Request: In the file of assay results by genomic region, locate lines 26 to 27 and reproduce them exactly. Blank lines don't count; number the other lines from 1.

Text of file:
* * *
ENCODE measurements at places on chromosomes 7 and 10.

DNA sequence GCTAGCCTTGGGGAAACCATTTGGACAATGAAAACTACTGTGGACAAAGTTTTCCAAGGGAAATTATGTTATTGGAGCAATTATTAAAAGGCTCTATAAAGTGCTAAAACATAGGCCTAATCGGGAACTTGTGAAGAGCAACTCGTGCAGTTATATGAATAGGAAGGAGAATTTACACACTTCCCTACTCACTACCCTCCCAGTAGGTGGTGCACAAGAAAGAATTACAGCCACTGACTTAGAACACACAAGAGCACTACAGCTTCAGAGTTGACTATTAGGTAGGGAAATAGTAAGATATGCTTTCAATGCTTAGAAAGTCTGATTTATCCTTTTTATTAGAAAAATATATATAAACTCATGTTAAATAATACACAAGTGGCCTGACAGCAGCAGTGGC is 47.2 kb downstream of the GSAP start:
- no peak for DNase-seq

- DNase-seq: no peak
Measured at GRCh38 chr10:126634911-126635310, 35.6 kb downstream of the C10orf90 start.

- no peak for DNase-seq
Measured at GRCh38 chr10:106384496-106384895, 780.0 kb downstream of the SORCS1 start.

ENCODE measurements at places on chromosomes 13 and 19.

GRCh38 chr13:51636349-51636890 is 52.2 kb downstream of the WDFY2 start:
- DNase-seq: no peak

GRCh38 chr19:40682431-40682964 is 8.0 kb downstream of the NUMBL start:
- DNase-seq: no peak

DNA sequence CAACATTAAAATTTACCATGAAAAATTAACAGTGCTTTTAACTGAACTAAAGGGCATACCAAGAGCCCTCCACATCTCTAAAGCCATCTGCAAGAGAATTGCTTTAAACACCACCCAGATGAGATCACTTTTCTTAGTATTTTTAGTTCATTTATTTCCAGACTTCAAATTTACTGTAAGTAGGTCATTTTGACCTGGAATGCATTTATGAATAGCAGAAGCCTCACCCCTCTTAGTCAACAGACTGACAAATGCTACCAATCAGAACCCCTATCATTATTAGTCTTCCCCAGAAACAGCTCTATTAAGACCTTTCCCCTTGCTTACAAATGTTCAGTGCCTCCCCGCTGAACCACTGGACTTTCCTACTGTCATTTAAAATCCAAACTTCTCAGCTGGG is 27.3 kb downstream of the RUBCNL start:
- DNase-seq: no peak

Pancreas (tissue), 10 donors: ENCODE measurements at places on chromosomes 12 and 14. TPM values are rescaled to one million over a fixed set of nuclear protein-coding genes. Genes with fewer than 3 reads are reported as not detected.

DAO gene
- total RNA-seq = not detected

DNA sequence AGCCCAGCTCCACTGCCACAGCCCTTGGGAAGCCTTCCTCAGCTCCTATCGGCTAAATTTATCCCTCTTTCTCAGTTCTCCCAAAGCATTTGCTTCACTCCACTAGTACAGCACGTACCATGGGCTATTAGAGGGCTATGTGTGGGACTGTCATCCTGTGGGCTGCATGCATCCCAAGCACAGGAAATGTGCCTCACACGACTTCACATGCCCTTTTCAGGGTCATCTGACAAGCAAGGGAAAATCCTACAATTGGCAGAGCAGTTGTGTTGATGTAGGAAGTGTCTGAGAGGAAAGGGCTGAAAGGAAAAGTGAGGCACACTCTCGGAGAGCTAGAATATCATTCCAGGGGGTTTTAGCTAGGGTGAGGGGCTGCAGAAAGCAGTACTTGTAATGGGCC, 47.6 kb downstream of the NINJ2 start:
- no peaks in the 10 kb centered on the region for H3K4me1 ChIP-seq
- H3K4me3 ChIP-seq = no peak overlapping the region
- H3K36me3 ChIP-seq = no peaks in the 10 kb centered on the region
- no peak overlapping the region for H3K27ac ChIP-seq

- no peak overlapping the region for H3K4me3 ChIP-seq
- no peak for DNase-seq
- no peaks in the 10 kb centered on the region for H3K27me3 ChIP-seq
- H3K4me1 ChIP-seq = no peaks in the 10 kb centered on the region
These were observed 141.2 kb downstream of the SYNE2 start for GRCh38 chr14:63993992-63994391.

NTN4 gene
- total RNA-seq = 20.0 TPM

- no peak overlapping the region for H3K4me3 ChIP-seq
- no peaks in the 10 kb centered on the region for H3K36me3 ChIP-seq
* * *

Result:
- H3K4me1 ChIP-seq = no peaks in the 10 kb centered on the region
These were observed 141.2 kb downstream of the SYNE2 start for GRCh38 chr14:63993992-63994391.